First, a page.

Just when you think the reputation of banks couldn’t get any worse, comes word that we’ve seen nothing yet. As many as 20 banking institutions, including Barclays Bank, Deutsche Bank, Citigroup, JPMorgan Chase, UBS and HSBC, are reportedly under investigation for illegal and unethical practices toward protecting their profits at all costs and letting others pay for their mistakes. In this episode, financial expert Sheila Bair talks with Bill about the lawlessness of our banking system and the prognosis for meaningful reform. Bair was appointed in 2006 by President George W. Bush to chair the FDIC. During the 2008 meltdown, she argued that in some cases banks were NOT too big to fail — that instead of bailouts, they should be sold off to healthier competitors. Now a senior adviser to the Pew Charitable Trusts, Bair has organized a private group of financial experts including former Fed chairman Paul Volcker, former Senators Bill Bradley and Alan Simpson, and John Reed, once the chairman of Citicorp, to explore ways to prevent the banking industry from scuttling reforms created by the Dodd-Frank Act.
Bill talks to scientist and philosopher Vandana Shiva, who’s become a rock star in the global battle over genetically modified seeds. These seeds — considered “intellectual property” by the big companies who own the patents — are globally marketed to monopolize food production and profits. Opponents challenge the safety of genetically modified seeds, claiming they also harm the environment, are more costly, and leave local farmers deep in debt as well as dependent on suppliers. Shiva, who founded a movement in India to promote native seeds, links genetic tinkering to problems in our ecology, economy, and humanity, and sees this as the latest battleground in the war on Planet Earth.
“Environmentalism has failed” is a statement that deserves attention. It comes from famed environmentalist David Suzuki marking 50 years since Rachel Carson’s book, Silent Spring,helped spark the modern environmental movement.Clouded Earth. (Wikimedia Commons / Stephen Slade Tien)
Suzuki’s recent essay,Environmentalism Has Failed: On Adopting a Biocentric Viewpoint, on the fundamental failure of environmentalism is ominous. The world faces not only environmental calamities such as deforestation, coral reef depletion, and freshwater shortages, it is also mired in economic crises and harsh political realities. Despite the promise of “Arab Springs” and the global Occupy movement, we are increasingly in planetary peril. Throughout his life, David Suzuki has been a leading educator on planetary health; his conclusion about the environmental movement’s failure must be agonizing. Perhaps that’s why his blog offered no new way forward.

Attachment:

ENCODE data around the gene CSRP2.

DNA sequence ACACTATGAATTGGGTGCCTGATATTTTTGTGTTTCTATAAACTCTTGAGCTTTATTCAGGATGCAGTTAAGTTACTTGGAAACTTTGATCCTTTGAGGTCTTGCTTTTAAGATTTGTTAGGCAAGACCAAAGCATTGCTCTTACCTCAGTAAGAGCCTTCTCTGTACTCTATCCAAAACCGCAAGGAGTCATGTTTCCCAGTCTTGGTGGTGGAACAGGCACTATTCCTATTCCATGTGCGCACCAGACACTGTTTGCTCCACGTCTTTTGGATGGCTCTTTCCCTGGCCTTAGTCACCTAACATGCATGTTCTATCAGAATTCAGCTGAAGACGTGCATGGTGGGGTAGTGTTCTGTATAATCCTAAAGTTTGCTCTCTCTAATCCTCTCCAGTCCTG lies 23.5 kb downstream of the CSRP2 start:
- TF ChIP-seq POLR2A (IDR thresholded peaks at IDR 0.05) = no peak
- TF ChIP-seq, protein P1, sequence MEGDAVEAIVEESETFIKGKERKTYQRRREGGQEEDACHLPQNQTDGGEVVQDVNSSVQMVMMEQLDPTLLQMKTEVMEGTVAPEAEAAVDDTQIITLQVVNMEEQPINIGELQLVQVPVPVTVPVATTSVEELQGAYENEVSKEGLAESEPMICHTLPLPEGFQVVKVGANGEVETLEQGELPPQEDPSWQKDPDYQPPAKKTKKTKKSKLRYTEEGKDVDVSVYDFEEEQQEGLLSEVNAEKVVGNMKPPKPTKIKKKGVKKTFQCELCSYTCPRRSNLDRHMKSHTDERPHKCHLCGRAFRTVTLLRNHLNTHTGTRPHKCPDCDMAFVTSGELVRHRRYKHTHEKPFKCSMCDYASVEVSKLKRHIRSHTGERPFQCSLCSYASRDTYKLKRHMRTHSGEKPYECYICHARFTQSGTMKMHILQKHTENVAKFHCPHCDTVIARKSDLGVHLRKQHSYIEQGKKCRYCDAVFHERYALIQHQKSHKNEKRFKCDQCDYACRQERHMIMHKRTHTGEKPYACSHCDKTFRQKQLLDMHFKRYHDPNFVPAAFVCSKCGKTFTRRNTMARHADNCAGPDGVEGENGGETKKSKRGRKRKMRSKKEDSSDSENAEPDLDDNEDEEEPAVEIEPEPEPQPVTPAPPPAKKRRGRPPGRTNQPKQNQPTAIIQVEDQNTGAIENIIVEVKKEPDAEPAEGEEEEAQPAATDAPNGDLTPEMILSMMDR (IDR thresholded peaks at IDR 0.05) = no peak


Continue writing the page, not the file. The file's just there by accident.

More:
The video above features Mark Kastel, the co-director and Senior Farm Policy Analyst at the Cornucopia Institute. The Cornucopia Institute, based in Wisconsin, acts as an organic industry watchdog. In his presentation, Mark raises serious issues currently facing the organic food industry, and how you can help.
Lawfully Tainted Organics—How Did that Happen?
You’ve probably heard the health conscious mantra popularized by Michael Pollan: “If you can’t pronounce it, you shouldn’t be eating it.”
The easiest way to side step synthetic food additives has been to simply eat certified organic foods. But we’ve seen an increasing number of questionable additives being approved for use in organics. There are currently almost 300 non-organic and synthetic compounds approved for use in organic farming or food production. The video shows a long list of such ingredients—all of which are supposed to have been carefully reviewed for safety prior to approval.
But just how rigorous were those reviews, and are these additives really safe and appropriate for use in organics? Mark rightfully points out that fighting for the integrity of the organic label is well-worth it, considering the fact that conventional foods are allowed to use thousands of synthetic processing aids and additives, plus residues from a myriad of agricultural chemicals and genetically engineered ingredients.